Filament – Short Film


Adaptation based on the flash fiction story ‘Filament’ by John-Paris Kent. Entry for the 2012 Flash Film Competition. From page to screen.

Actor – Dominic Currie

Camera – Jennifer Farfort and Dominic Currie

Editing and Sound – Dominic Currie

Director – Jennifer Farfort

Christina Beck (Writer, Actress, Producer & Director) – Interview


‘Perfection’ has been quite a journey a 2 1/2 year one, to be exact.  How did it come together?

It’s actually a longer journey than that but it did take us 2 1/2 to finish principal photography. After the script was nominated for Best Screenplay by The IFP Independent Film Projects in New York which is a wonderful resource for first time directors, my producer Annette Murphy and I had several meetings with production companies that all liked the project but no one was willing to actually show us the money so we decided to just start shooting with whatever resources we had on the weekends. We were very lucky to put together an amazing and talented cast and crew who all showed up for the love of this project, we were very rich in that way. The IFP came on board again as we were involved in their rough cut labs and I was awarded The Adrienne Shelly female directing grant which helped finish our principle photography.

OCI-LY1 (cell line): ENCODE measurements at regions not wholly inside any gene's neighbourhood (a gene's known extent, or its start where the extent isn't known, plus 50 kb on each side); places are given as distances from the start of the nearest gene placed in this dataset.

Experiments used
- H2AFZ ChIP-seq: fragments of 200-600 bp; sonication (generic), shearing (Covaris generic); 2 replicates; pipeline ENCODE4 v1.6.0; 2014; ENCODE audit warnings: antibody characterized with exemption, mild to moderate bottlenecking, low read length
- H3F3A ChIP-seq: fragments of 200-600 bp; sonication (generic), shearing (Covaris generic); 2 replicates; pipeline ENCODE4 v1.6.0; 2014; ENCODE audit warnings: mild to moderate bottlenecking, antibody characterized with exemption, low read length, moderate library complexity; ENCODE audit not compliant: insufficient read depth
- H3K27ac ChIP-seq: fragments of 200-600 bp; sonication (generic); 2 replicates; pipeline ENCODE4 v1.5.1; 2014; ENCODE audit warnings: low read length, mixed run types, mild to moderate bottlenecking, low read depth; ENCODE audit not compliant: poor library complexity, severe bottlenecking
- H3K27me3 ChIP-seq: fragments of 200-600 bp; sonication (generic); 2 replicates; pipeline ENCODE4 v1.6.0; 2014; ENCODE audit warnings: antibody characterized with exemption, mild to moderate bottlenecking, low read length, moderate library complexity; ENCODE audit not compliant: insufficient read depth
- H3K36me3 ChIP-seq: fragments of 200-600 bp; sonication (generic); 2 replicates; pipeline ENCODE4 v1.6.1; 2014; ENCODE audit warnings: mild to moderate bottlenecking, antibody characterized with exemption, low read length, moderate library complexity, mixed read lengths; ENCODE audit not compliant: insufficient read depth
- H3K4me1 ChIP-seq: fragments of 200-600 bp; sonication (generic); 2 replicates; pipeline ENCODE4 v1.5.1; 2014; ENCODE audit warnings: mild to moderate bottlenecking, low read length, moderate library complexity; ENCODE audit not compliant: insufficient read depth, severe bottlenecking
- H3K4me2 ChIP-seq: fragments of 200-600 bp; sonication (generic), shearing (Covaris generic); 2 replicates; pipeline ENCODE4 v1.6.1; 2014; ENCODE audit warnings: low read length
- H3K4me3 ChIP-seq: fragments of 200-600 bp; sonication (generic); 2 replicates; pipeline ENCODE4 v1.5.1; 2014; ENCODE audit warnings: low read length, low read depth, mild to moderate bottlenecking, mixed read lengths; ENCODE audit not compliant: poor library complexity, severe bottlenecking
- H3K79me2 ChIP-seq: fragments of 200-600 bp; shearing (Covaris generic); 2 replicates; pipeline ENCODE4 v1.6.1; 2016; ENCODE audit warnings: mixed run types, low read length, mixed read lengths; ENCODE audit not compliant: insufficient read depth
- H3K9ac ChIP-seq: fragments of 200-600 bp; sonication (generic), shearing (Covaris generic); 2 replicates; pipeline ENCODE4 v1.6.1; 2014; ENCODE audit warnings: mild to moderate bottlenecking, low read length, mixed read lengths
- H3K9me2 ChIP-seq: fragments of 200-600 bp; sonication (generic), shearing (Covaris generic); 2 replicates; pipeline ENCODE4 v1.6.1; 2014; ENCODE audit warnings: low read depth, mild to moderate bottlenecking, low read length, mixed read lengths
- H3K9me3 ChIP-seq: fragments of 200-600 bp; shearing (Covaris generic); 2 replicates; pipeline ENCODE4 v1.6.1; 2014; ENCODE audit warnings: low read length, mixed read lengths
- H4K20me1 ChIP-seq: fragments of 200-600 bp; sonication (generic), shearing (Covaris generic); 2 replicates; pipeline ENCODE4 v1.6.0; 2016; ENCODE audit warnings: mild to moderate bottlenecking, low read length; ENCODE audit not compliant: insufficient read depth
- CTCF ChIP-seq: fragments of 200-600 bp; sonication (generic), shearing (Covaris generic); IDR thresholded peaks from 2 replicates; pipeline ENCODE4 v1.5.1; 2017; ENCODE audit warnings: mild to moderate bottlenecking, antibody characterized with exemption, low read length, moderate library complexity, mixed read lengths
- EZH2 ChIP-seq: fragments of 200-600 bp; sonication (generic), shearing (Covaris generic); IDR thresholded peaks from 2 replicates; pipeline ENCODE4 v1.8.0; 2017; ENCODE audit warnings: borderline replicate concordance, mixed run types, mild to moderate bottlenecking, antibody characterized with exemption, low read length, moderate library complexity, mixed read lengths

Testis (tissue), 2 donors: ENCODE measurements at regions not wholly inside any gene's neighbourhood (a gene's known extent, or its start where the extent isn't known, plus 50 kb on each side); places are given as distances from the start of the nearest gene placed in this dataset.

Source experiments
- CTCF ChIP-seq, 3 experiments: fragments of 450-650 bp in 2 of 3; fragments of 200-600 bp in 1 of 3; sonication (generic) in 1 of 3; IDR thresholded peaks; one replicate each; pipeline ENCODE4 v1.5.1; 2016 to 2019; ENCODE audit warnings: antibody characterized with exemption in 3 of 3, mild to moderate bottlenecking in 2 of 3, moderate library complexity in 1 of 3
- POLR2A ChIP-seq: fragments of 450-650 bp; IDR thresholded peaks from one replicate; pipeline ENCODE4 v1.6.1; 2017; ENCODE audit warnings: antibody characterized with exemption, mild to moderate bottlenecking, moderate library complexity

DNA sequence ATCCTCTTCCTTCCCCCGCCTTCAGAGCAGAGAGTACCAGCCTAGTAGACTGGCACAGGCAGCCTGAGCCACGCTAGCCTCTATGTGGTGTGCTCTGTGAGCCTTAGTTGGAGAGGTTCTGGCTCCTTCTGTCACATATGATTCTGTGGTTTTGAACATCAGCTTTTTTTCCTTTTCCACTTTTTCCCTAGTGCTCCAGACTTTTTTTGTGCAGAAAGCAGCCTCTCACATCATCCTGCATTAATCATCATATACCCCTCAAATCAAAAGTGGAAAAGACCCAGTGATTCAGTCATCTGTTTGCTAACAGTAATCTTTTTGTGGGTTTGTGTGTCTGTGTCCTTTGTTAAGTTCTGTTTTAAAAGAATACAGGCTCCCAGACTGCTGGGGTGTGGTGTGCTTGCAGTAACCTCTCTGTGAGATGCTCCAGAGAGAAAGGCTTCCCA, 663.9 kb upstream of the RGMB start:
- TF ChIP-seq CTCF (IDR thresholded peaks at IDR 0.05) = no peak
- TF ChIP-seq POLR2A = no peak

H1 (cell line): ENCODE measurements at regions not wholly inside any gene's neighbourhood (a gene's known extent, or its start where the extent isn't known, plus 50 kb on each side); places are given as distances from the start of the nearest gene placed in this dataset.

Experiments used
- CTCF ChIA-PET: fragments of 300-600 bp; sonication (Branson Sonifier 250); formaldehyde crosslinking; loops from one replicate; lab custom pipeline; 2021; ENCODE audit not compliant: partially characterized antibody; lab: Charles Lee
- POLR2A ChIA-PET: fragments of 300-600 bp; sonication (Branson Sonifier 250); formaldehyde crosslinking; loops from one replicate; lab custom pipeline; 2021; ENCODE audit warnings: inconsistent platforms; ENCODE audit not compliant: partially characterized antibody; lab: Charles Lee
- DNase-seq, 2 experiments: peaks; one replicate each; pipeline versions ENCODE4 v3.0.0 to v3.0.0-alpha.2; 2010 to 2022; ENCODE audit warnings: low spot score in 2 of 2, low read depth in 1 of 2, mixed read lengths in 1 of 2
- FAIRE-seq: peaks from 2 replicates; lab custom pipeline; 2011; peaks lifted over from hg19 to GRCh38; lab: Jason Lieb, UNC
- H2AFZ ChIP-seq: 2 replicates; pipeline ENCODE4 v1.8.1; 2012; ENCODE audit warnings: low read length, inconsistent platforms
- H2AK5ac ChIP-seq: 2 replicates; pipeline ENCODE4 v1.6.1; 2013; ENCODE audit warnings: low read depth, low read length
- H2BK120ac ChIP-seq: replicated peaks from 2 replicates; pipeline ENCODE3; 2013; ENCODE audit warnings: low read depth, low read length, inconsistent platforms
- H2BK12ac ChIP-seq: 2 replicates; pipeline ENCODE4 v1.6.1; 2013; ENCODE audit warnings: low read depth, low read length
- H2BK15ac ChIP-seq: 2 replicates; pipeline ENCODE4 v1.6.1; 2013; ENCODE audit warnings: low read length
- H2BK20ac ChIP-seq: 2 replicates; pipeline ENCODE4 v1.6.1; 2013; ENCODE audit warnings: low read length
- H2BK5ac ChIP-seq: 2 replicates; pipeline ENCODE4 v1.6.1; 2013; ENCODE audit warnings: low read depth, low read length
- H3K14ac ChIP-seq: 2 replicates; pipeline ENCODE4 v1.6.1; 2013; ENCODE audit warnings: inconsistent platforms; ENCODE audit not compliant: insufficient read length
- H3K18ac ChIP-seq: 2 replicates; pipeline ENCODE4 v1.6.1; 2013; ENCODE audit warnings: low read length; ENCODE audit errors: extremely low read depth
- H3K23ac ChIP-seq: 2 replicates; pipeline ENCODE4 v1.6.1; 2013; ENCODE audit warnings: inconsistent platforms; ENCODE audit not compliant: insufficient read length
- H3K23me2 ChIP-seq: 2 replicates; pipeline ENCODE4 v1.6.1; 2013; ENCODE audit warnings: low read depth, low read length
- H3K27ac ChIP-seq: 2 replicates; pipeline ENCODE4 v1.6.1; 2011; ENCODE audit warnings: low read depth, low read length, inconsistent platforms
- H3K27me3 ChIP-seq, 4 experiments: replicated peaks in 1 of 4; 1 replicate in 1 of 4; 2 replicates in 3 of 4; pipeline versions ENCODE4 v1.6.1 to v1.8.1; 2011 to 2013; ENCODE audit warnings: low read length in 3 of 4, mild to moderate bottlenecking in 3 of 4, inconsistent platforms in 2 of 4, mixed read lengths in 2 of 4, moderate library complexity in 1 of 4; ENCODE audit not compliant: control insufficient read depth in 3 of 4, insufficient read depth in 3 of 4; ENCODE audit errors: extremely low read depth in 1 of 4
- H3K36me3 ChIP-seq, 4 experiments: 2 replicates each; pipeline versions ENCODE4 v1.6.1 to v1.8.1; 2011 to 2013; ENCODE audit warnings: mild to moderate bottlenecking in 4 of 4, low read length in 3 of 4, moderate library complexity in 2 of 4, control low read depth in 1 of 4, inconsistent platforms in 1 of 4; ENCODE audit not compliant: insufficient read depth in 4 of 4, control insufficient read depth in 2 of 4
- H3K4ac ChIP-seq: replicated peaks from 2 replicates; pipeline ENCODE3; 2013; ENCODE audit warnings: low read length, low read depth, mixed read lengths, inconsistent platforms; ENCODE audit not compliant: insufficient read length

What responses have you had from self-injury groups, and people who have had extensive cosmetic surgery)?

Early on at one of our fundraiser’s in Los Angeles, Dr. Tonja Krautter a therapist who specializes with self harm and recovery from other self destructive disorders was very kind to come and speak about the behavior. She donated her time, resources and even wrote us a check at one point and finally when the film was finished and we screened at The San Francisco International Women’s film festival Tonja came along with  four of her collages and not only did they enjoy the film, they felt like it touched on many complicated issues that can only be beneficial for all audiences to see.

I didn’t find the self harming scenes particularly graphic.  Was that intentional?

That’s interesting? a lot of people have been very uncomfortable with the one scene where Kristabelle is cutting on camera and of course it is fake.  I was not interested in glamorizing or minimizing the behavior, I wanted to be truthful and after that one scene people get the point, if they want more than maybe it’s a slasher movie they rather be watching? That’s not what this is.